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"Forget the Rest" blog

By Barbara Ferry
The New Mexican

An anti-nuclear activist group claims Los Alamos National Laboratory is conducting secret plutonium explosions at LANL.  The Los Alamos Study Group of Santa Fe is raising questions about classified "subcritical" explosions that the group's director, Greg Mello, alleges have started up at LANL.

A Department of Energy spokesman in Albuquerque said he could not comment specifically on the experiments because they are classified.  But DOE spokesman Al Stotts said there are ongoing not new experiments at the lab that "use a variety of materials and high explosives to help understand the behavior of materials."  The activity "doesn't represent a safety hazard for employees, the public or the environment," Stotts said.

Critics have said subcritical tests violate the spirit of the Comprehensive Test Ban Treaty, which is intended to stop new designs of nuclear weapons.  Department of Energy officials say subcritical tests are needed to ensure the safety and reliability of the nuclear weapons stockpile.

Subcritical nuclear tests are used to test nuclear weapons components but stop short of actual nuclear explosions.  They have been conducted at the Nevada Test Site in an underground tunnel, most recently in September with the "Cimarron" test of a plutonium pit designed at LANL.  Plutonium pits are the cores of nuclear weapons.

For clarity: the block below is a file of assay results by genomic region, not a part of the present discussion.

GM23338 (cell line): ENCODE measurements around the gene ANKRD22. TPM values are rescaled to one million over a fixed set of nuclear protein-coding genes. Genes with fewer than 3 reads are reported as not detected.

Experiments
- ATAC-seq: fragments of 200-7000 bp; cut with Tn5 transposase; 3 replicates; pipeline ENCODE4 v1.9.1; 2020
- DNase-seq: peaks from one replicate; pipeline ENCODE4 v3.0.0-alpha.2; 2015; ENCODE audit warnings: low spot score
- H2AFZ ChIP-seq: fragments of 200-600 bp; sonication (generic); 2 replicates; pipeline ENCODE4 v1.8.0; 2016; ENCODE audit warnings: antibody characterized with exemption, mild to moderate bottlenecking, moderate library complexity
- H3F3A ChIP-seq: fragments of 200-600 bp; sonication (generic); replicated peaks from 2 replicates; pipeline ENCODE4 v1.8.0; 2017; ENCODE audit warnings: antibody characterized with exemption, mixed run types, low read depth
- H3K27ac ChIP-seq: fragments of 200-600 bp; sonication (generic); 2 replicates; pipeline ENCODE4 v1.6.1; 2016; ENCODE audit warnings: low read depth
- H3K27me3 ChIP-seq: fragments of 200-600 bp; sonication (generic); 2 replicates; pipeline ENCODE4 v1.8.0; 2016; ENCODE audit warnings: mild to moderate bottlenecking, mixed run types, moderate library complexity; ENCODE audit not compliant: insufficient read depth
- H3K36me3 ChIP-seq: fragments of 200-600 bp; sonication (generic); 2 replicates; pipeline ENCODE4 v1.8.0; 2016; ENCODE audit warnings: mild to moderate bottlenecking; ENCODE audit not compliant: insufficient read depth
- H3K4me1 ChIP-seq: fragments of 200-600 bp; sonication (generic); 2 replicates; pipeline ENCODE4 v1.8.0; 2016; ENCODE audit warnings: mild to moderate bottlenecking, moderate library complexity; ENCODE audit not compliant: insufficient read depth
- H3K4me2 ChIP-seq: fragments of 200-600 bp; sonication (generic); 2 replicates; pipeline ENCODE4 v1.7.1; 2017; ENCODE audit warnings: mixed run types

But Mello believes subcritical explosions are being performed at LANL under the code name "Appaloosa" as well as in Nevada.  The LANL experiments, Mello said, involve detonating plutonium in a steel container. 

Plutonium is a radioactive metal that when compressed by explosives sets off a nuclear chain reaction.   "Blowing up plutonium is an intrinsically dangerous activity," Mello said.   Mello bases his claim that the lab has begun detonating plutonium on documents he received from the Defense Nuclear Facilities Safety Board, a five-member advisory panel that conducts inspections of LANL and other defense sites, and reports to the Department of Energy.  In a November letter to Assistant Secretary of Energy for Defense Programs Vic Reis the safety board raised concerns about a top-secret project that was scheduled to start at the lab.

Safety board chairman John Conway wrote that he was concerned "that because of inadequate planning, there may not be sufficient time or talent for effective reviews of safety prior to commencement of these startup activities."  Conway asked for a full report on the project.  Reis' response to Conway was classified but an unclassified cover letter refers to "confinement vessel integrity," and assures the board that the vessels are safe.

Mello interprets this to mean that the secret project questioned by the safety board refers to containment explosions.

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